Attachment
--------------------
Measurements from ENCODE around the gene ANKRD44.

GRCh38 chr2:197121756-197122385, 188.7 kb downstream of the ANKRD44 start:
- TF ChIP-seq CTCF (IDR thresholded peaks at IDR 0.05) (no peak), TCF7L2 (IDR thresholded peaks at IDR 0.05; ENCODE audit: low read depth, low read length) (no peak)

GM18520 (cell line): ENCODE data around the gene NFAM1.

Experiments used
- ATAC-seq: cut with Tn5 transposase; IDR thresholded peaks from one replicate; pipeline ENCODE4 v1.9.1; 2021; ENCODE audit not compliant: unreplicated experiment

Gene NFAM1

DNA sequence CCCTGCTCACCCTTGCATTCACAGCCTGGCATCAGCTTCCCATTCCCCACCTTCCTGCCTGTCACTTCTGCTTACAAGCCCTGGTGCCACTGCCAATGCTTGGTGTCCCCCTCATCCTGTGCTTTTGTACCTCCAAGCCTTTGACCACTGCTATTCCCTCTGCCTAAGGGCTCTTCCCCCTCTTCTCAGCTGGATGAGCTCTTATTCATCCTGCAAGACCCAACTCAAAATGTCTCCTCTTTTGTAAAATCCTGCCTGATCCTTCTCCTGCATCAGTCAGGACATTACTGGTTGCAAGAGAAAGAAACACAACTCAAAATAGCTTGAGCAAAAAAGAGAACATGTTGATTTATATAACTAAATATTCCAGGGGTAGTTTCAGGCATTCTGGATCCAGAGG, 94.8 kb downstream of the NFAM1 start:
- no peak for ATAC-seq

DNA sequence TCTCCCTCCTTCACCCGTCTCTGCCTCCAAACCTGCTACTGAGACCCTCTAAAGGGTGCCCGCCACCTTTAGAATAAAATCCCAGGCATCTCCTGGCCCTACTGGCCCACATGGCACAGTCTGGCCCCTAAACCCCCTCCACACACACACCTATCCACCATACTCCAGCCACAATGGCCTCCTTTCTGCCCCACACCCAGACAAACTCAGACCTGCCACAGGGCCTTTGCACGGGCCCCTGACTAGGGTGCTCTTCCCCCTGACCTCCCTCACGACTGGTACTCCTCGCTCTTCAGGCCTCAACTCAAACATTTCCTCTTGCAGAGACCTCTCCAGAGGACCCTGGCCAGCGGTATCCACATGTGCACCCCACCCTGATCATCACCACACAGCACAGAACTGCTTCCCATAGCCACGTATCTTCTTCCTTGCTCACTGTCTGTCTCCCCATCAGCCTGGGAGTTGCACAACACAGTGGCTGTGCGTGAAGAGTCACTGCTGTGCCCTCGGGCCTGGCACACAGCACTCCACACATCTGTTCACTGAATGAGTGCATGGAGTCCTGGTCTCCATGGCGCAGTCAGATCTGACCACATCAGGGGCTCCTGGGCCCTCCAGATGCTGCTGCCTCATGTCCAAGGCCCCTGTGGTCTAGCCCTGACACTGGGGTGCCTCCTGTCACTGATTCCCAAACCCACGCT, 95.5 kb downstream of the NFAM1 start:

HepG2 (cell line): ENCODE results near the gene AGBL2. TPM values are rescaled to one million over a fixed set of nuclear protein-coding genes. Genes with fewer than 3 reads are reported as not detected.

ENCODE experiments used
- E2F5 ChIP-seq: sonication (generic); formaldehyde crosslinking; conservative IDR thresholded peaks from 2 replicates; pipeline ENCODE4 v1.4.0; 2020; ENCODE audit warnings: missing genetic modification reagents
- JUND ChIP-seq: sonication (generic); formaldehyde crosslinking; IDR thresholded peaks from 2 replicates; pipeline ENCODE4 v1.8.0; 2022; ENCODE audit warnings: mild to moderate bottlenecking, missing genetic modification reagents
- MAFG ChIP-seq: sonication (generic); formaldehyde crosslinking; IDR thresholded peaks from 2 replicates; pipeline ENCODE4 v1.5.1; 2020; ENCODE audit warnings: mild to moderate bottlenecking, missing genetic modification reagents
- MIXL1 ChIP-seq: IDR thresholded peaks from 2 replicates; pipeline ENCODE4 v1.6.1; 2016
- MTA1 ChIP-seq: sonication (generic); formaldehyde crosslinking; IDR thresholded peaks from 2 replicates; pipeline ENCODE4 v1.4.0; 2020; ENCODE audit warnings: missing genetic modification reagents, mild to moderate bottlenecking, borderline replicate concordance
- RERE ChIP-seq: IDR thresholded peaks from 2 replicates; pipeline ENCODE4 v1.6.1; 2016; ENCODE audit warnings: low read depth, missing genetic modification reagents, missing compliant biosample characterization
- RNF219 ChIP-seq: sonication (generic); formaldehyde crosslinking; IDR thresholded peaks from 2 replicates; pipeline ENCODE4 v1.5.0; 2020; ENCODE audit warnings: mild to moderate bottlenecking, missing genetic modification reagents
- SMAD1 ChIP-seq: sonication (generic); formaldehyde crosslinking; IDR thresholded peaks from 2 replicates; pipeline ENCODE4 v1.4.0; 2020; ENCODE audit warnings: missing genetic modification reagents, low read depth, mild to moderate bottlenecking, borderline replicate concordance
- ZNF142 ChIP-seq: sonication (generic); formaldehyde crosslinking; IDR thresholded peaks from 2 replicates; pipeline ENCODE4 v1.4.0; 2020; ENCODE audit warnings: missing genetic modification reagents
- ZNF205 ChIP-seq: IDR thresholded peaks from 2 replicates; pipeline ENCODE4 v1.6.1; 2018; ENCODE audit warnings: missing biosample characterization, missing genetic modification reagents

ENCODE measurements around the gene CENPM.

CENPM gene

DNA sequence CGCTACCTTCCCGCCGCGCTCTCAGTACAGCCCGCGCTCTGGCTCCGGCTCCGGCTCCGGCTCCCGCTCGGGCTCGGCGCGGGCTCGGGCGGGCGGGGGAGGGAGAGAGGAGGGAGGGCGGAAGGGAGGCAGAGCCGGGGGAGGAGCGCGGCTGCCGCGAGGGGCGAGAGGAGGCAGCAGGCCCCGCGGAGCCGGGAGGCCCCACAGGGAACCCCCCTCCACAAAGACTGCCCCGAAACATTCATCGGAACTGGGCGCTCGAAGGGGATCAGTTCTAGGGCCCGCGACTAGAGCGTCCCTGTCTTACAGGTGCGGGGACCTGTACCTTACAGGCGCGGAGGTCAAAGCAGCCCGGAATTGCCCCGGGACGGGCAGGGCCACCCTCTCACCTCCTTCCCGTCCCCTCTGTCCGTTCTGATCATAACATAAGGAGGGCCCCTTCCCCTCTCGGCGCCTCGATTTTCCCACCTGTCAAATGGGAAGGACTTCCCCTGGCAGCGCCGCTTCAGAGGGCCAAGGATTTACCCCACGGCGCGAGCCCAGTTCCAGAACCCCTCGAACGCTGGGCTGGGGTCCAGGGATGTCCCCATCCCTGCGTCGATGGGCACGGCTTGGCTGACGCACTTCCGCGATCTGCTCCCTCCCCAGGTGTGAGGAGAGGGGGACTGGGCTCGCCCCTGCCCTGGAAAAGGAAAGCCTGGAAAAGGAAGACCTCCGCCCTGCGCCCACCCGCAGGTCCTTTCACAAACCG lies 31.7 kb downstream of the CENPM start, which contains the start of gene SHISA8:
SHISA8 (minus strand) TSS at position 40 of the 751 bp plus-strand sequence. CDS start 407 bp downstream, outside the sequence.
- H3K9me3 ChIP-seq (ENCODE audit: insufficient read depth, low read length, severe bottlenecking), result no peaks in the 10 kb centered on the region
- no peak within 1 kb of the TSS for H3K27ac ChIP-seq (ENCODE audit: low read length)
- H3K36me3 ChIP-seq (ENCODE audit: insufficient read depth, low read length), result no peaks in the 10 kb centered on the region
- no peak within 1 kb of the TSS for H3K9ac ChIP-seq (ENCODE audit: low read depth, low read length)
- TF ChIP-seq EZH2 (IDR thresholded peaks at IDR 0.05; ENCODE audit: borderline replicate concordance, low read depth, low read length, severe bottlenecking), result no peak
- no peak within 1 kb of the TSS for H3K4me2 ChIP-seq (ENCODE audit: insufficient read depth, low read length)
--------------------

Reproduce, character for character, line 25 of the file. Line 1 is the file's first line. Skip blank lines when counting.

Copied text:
DNA sequence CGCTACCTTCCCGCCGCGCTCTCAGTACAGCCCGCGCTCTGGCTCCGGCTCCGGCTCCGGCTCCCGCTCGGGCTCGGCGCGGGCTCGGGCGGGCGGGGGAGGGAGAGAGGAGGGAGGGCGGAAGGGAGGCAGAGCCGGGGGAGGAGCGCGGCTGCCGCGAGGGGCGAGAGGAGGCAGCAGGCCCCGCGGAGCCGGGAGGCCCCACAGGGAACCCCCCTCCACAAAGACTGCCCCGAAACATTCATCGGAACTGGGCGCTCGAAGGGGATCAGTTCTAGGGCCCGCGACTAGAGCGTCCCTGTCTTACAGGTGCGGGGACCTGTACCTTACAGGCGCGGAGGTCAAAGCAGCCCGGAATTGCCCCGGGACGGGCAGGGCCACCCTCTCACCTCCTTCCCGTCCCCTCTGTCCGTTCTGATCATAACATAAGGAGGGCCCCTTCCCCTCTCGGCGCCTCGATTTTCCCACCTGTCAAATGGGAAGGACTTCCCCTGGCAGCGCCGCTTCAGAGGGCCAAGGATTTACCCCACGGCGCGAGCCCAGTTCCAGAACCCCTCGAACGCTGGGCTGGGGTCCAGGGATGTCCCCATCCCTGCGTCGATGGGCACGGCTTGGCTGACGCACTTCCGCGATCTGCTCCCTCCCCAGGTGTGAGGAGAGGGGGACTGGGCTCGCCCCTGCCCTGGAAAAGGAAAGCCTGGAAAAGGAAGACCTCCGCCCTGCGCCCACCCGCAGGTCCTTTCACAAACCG lies 31.7 kb downstream of the CENPM start, which contains the start of gene SHISA8: